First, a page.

Figure 1: Minoxidil suppresses AR-related functions. (A-B) AR transcriptional activity in reporter assays. Cells in 24-well plates were transfected as indicated below, and after incubating for 16 h, were treated with ethanol, 10 nM DHT, or 1–100 µM minoxidil for an additional 16 h. Thereafter, luciferase activity in cell lysates was determined and normalized to protein concentration. Relative luciferase activity was calculated as described in Materials and methods. (A) LNCaP cells were transfected with 1,000 ng of MMTV-Luc reporter plasmid. (B) PC-3 cells were transfected with 500 ng of pSG5-AR and 500 ng of PSA-LUC reporter plasmid. (C) PSA protein expression. LNCaP cells seeded on 100-mm dishes the previous day were treated with vehicle (DMSO), 10 nM DHT, or 10–100 µM minoxidil. After 72 h, total cell lysates were prepared and analyzed for AR and PSA expression by Western blotting as described in Materials and methods. (D) LNCaP cell growth. LNCaP cells were plated at 5 × 104 cell/well in 24-well plates and incubated with or without 1 nM DHT and 100–1000 µM minoxidil for 2 to 6 d. Cell growth was measured by MTT assay as described in Materials and methods. (E) GR transcription activity. The same procedure was performed as in (B), except the plasmids pSG5-GR and MMTV-LUC and the hormone dexamethasone (Dexan; 1 µM) were used.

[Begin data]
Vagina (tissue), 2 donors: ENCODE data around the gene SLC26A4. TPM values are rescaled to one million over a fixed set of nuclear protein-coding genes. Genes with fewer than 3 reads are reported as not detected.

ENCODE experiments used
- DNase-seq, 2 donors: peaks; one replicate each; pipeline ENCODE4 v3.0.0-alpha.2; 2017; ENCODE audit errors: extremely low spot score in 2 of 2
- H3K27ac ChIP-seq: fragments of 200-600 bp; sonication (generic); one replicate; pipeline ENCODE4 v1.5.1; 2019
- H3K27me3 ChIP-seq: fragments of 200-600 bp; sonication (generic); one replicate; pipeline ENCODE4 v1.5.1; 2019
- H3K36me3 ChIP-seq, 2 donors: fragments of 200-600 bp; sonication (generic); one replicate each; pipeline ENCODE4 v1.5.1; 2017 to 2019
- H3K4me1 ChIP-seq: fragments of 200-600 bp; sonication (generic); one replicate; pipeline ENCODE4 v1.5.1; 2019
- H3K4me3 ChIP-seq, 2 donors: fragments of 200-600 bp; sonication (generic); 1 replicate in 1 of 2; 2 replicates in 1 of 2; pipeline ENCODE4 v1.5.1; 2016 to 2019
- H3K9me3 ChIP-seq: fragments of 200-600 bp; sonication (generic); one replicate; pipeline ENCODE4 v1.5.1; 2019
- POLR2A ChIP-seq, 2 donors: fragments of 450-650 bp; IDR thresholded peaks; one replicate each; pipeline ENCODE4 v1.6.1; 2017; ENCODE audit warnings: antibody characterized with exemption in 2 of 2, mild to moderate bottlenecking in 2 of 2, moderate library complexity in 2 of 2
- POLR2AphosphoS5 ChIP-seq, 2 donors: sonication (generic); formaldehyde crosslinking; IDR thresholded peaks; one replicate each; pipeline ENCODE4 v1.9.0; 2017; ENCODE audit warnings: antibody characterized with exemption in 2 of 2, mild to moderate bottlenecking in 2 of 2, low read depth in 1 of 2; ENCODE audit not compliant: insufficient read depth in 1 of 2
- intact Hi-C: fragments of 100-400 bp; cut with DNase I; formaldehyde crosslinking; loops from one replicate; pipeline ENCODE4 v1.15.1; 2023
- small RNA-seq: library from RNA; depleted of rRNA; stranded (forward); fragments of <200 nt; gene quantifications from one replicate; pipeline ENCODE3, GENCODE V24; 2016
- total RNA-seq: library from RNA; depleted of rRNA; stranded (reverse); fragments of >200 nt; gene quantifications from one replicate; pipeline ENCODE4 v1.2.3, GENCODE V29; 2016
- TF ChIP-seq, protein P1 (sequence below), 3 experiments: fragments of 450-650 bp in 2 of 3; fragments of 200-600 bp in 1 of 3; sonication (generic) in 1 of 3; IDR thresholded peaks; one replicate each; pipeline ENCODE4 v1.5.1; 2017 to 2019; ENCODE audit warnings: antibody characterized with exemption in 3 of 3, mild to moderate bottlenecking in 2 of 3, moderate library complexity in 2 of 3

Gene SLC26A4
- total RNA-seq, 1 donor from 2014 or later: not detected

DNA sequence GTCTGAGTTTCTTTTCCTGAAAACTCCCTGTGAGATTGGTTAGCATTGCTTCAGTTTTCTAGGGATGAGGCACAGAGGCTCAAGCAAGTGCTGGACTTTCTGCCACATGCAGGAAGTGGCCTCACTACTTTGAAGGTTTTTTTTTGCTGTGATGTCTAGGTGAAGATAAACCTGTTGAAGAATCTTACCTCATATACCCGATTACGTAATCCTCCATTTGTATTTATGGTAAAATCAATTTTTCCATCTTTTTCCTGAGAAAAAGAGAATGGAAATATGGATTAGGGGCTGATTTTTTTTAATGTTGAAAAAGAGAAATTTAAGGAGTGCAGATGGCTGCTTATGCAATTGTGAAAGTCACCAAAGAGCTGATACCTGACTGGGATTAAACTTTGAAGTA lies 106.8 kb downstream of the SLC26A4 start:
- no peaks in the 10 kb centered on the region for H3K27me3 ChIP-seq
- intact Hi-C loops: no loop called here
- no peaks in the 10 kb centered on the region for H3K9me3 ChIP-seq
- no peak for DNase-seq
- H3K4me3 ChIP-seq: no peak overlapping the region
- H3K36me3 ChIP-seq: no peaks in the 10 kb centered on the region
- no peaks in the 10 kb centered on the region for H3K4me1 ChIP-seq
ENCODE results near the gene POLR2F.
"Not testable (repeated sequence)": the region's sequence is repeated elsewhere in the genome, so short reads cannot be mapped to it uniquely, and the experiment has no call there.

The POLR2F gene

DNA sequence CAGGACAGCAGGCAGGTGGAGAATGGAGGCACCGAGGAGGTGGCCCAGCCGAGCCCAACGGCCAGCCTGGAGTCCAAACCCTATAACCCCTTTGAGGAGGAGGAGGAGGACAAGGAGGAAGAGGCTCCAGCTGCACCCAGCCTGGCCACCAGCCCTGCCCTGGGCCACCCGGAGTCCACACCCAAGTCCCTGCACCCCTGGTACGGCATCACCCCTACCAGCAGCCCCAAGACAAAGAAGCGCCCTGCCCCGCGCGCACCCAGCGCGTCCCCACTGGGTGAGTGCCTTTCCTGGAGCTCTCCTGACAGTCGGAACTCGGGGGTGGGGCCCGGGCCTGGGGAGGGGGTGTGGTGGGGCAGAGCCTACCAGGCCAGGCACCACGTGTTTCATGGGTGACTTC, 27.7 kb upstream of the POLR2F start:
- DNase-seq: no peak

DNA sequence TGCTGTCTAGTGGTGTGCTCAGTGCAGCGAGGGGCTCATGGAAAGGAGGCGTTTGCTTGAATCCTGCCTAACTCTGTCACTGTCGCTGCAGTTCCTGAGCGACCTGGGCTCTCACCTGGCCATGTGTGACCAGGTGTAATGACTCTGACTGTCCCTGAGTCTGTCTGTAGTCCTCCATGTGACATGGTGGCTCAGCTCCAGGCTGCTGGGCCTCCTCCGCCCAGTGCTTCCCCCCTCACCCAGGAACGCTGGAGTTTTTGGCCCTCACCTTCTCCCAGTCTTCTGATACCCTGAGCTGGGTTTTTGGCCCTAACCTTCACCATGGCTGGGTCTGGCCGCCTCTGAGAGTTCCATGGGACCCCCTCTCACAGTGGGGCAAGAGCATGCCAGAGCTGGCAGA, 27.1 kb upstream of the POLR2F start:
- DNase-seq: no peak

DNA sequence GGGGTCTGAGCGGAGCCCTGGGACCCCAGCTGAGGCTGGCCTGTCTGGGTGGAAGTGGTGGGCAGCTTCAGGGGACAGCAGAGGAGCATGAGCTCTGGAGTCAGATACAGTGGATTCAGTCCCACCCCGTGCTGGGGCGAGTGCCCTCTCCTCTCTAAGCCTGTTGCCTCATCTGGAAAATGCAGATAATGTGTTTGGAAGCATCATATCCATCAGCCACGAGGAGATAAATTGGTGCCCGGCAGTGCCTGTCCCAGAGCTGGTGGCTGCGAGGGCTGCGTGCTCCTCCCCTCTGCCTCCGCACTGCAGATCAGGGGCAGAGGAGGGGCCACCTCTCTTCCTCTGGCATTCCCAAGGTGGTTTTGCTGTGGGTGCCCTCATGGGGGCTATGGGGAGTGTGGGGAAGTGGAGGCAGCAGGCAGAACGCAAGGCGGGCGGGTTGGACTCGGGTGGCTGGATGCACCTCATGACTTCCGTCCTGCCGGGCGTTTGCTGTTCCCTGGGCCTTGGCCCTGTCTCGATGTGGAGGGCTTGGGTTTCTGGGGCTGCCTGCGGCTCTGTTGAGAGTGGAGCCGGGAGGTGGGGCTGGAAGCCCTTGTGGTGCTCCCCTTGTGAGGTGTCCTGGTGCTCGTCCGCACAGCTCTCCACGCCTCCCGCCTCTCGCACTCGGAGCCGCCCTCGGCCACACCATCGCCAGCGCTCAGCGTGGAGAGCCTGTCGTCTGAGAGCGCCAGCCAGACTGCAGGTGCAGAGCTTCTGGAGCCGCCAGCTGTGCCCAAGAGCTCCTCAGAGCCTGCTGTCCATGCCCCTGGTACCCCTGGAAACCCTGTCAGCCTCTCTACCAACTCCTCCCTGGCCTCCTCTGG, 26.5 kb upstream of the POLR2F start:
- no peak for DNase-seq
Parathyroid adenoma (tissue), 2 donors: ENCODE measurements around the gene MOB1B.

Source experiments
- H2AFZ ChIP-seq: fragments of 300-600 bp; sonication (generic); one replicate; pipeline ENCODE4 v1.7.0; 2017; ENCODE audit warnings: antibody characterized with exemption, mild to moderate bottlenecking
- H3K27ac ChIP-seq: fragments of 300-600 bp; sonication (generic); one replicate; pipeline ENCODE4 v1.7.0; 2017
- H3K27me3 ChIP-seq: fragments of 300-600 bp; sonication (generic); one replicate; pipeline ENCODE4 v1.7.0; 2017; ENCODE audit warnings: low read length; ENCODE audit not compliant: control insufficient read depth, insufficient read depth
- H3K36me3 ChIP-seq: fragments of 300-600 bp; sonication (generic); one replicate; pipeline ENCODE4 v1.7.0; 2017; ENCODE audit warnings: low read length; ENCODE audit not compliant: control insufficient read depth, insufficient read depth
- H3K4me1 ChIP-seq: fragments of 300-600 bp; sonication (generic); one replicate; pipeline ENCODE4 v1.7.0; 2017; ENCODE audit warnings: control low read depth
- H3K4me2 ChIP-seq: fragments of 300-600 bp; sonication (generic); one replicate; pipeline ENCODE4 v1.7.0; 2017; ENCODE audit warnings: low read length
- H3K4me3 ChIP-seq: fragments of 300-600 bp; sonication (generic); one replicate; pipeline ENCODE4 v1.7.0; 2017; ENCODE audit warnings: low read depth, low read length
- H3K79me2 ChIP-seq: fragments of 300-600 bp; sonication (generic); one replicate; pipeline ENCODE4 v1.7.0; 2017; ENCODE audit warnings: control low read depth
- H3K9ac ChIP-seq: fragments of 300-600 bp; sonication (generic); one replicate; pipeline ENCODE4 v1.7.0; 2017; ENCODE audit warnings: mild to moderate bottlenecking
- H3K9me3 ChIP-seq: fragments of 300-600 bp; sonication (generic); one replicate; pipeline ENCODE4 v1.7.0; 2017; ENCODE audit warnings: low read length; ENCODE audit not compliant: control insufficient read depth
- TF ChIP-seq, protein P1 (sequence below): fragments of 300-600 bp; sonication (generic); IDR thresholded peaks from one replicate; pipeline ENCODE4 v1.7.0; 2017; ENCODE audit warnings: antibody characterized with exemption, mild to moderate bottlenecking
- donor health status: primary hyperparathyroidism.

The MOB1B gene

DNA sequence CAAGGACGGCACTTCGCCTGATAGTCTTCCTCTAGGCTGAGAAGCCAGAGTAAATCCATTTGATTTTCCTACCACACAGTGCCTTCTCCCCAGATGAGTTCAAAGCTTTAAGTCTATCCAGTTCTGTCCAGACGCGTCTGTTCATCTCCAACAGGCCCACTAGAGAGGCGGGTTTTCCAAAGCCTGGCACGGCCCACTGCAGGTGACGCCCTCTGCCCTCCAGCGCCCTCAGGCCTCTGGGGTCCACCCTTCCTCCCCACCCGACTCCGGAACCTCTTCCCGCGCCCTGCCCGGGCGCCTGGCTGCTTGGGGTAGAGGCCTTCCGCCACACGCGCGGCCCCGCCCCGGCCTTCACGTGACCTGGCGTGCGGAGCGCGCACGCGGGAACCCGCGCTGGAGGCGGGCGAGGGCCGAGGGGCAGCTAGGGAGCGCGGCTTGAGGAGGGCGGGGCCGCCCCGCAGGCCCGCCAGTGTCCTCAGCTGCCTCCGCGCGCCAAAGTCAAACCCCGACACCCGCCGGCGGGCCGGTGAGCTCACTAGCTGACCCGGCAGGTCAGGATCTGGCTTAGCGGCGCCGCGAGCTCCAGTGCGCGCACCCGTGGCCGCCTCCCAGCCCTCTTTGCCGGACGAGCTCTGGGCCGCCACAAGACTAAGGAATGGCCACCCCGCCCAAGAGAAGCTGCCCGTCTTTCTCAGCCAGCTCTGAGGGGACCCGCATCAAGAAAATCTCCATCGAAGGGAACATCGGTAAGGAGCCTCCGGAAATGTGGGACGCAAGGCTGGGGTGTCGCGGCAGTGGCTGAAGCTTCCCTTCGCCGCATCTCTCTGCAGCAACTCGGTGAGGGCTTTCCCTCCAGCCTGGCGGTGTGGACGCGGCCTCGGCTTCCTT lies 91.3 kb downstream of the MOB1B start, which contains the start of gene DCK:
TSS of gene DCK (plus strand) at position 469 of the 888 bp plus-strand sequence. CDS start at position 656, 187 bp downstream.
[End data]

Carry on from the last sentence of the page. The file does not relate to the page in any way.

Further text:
Minoxidil blocks FxxLF motif-containing peptide-AR, cofactor-AR, and AR N-C interactions

We next investigated the mechanism underlying the ability of minoxidil to suppress AR-related functions. Full transcriptional activity of the AR requires the assistance of coregulators. Phage display and real AR coregulator analyses have shown that an FxxLF-like motif in coregulators mediates coregulator-AR interactions. To determine whether disruption of these interactions contributes to the suppression of AR-related function by minoxidil, we first examined the effect of minoxidil on the interaction between an FxxLF-containing peptide and the AR. In these experiments, PC-3 cells were co-transfected with an FxxLF-containing peptide (GAL4-DBD-3-18), an expression plasmid for full-length AR (VP16-AR), and a pG5-Luc construct. After treating with DHT and different concentrations of minoxidil, cell extracts were assayed for luciferase activity. As shown in Fig. 2A, minoxidil inhibited FxxLF-containing peptide-AR interaction-dependent reporter activity in a concentration-dependent manner, suggesting that minoxidil interferes with peptide-AR interactions. Using this same experimental paradigm, we further tested minoxidil effects on coregulator-AR interactions, substituting ARA54C, a C-terminal construct of the coactivator ARA54 (androgen receptor associated protein 54), for the FxxLF-containing peptide. As was the case for the isolated FxxLF-containing peptide, the transcription-enhancing effect of ARA54C was inhibited by minoxidil, consistent with the idea that minoxidil interferes with the interaction of the ARA54 C-terminus with the AR (Fig. 2B).